Funding boost will see Morecambe art project expand
September 8, 2016
A Morecambe group that increases wellbeing in the community through regular art classes has received a boost from the Care UK wellbeing foundation that will see it expand.
Innovate Art, part of the charity West End Impact, holds sessions at its Heysham Road centre that include lessons, guests speakers and individual art projects. The sessions, open to all, have particularly benefited people experiencing anxiety and depression, with participants saying it provides great therapy and a place to relax and meet new friends.
Manager Tracy Kohl said: “The group’s teacher is qualified to run an NHS accredited cognitive behavioural therapy programme and we find the art sessions improve self-esteem and build confidence as well as being a lot of fun. She’s very empathetic and this very generous grant from the foundation enables us to continue employing her, as well as being able to buy more and better quality art equipment that’ll enable us to open the sessions to more people.”
Tracy says there’s a real sense of community among the current 15 participants: “The topics are decided by the group and we talk about what we would like to learn. Some people have a broad experience in art and some are novices. Whatever their experience, they’re surprised and delighted at what they achieve.
“The lessons are designed so that everyone can join in and the non-taught sessions see people working on their own projects. We have very broad topics which can be interpreted in any way the individual wishes. We have found this informal, friendly approach means the group is a very relaxing environment and people feel comfortable exploring new ideas and techniques.”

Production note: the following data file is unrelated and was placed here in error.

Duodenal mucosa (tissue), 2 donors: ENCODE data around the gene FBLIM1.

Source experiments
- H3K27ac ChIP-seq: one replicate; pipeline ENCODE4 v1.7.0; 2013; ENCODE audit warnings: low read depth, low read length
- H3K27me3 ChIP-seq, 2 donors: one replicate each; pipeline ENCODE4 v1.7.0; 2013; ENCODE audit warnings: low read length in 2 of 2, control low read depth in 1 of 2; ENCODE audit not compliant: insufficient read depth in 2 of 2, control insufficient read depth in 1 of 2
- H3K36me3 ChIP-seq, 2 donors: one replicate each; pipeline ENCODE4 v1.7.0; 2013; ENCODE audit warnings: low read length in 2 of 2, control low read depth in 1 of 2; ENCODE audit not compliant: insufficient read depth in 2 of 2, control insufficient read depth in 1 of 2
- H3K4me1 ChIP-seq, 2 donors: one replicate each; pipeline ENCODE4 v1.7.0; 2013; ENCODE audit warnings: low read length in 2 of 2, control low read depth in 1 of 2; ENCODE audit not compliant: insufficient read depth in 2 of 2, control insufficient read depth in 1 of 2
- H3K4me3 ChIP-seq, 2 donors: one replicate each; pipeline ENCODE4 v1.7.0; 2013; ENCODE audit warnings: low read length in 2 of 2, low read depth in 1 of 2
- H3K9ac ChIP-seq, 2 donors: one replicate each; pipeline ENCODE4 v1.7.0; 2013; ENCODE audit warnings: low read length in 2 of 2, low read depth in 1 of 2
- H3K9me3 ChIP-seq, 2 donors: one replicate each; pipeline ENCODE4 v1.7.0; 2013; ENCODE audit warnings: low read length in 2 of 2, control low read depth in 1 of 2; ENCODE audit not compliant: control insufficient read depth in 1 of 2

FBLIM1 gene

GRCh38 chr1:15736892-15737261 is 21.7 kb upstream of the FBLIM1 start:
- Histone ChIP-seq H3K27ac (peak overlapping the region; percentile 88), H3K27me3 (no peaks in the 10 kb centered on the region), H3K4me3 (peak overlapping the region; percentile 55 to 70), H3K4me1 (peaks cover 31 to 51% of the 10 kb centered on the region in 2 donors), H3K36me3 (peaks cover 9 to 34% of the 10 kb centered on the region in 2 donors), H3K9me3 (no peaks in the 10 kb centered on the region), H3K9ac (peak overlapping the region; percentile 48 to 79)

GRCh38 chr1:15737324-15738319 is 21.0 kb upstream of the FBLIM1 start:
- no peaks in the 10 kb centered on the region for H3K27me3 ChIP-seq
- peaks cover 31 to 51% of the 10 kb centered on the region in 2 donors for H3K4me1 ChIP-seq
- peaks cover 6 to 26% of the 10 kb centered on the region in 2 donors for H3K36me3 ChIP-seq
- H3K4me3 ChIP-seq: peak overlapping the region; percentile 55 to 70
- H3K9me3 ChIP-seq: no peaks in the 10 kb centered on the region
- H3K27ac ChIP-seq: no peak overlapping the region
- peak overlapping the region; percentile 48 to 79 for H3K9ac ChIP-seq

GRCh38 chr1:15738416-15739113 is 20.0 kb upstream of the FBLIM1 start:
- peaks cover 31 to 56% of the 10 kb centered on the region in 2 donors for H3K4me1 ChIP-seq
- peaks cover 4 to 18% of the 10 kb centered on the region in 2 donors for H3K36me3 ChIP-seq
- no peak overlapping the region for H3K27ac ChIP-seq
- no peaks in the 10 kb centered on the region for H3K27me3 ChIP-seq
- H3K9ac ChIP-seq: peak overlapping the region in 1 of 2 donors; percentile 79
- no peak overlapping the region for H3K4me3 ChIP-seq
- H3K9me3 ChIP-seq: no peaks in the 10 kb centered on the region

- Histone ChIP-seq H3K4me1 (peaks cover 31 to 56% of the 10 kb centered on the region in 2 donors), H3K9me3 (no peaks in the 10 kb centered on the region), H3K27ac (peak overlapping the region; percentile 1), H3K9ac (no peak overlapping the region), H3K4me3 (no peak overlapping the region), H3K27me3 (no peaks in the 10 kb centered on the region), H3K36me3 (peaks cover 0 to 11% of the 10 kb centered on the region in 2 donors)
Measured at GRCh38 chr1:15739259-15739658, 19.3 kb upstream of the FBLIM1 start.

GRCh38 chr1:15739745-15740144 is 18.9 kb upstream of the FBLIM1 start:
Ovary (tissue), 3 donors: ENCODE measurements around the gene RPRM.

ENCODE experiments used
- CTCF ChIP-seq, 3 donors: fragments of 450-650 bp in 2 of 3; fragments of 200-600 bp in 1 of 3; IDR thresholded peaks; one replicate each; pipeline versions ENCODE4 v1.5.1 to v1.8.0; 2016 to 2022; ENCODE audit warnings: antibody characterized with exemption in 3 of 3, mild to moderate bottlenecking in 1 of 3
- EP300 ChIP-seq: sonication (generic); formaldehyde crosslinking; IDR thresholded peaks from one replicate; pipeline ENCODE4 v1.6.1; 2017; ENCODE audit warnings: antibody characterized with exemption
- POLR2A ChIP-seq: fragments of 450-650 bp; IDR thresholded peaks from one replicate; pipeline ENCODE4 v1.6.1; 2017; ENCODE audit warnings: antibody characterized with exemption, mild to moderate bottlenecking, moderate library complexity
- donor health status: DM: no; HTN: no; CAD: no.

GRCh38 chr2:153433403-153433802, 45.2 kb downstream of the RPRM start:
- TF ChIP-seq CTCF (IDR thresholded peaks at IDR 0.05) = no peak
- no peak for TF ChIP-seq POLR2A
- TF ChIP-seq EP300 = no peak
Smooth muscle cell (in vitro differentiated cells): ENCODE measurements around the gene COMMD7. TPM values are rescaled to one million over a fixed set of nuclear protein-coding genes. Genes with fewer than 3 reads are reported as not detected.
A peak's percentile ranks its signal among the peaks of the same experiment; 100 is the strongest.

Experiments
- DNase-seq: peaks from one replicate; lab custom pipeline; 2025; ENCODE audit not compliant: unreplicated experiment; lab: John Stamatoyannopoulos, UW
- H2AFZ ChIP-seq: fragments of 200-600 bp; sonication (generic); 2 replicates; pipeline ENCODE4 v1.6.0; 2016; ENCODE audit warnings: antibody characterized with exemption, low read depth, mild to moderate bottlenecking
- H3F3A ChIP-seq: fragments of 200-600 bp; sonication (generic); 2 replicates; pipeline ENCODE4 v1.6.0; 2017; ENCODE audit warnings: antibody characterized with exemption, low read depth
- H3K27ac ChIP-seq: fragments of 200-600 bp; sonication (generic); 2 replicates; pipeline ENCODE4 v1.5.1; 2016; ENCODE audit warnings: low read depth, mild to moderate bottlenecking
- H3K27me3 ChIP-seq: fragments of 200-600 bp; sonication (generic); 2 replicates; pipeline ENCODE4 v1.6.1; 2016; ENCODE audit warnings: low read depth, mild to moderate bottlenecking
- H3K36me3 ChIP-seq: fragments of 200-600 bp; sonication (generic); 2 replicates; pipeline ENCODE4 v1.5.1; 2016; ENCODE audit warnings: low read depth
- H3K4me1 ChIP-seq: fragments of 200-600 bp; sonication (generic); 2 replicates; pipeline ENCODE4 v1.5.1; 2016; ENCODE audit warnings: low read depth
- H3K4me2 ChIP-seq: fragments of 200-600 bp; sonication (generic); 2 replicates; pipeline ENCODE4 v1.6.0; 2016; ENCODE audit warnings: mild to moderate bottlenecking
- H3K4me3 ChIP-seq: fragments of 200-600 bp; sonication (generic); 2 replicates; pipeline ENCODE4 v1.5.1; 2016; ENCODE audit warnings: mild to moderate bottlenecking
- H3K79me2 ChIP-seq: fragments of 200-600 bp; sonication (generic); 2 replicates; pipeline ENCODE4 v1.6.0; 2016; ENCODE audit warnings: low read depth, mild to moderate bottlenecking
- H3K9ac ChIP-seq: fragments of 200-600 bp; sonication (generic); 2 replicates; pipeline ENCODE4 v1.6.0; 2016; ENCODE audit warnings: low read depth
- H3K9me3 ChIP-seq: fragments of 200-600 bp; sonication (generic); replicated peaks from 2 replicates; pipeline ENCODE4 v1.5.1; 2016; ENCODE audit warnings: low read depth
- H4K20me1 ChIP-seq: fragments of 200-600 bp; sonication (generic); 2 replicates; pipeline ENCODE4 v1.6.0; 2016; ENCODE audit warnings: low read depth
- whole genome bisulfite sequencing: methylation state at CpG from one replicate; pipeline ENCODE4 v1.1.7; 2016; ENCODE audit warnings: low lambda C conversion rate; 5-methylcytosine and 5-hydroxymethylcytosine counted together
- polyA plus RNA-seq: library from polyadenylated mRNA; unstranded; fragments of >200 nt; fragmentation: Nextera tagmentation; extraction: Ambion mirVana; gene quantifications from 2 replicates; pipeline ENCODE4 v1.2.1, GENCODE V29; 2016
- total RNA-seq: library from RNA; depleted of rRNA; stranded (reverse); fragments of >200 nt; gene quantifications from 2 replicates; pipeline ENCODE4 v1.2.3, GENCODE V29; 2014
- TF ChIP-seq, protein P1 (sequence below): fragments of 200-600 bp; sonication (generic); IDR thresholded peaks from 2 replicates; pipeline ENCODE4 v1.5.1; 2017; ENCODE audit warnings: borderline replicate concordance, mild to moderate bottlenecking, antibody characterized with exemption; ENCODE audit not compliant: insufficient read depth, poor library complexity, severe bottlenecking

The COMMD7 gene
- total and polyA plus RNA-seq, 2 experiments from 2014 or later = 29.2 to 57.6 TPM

As well as practical activities, the group has discussions and provides peer-led support so that people can help and work alongside each other. Tracy added: “We also provide help, support and advice for those who want to take their work further and maybe look to sell it through the centre.”
Care UK wellbeing foundation board secretary, Rosemary Harvey, said: “The board members are delighted that our grant will allow this worthwhile project to expand. The foundation was set up to help organisations increase wellbeing through the arts and this project brings the joy of art to those who are interested in learning more, as well as those who benefit from the therapeutic elements of the sessions.”
Local grass roots charities are encouraged to apply for a grant from the foundation for anything from £50 to £2,000.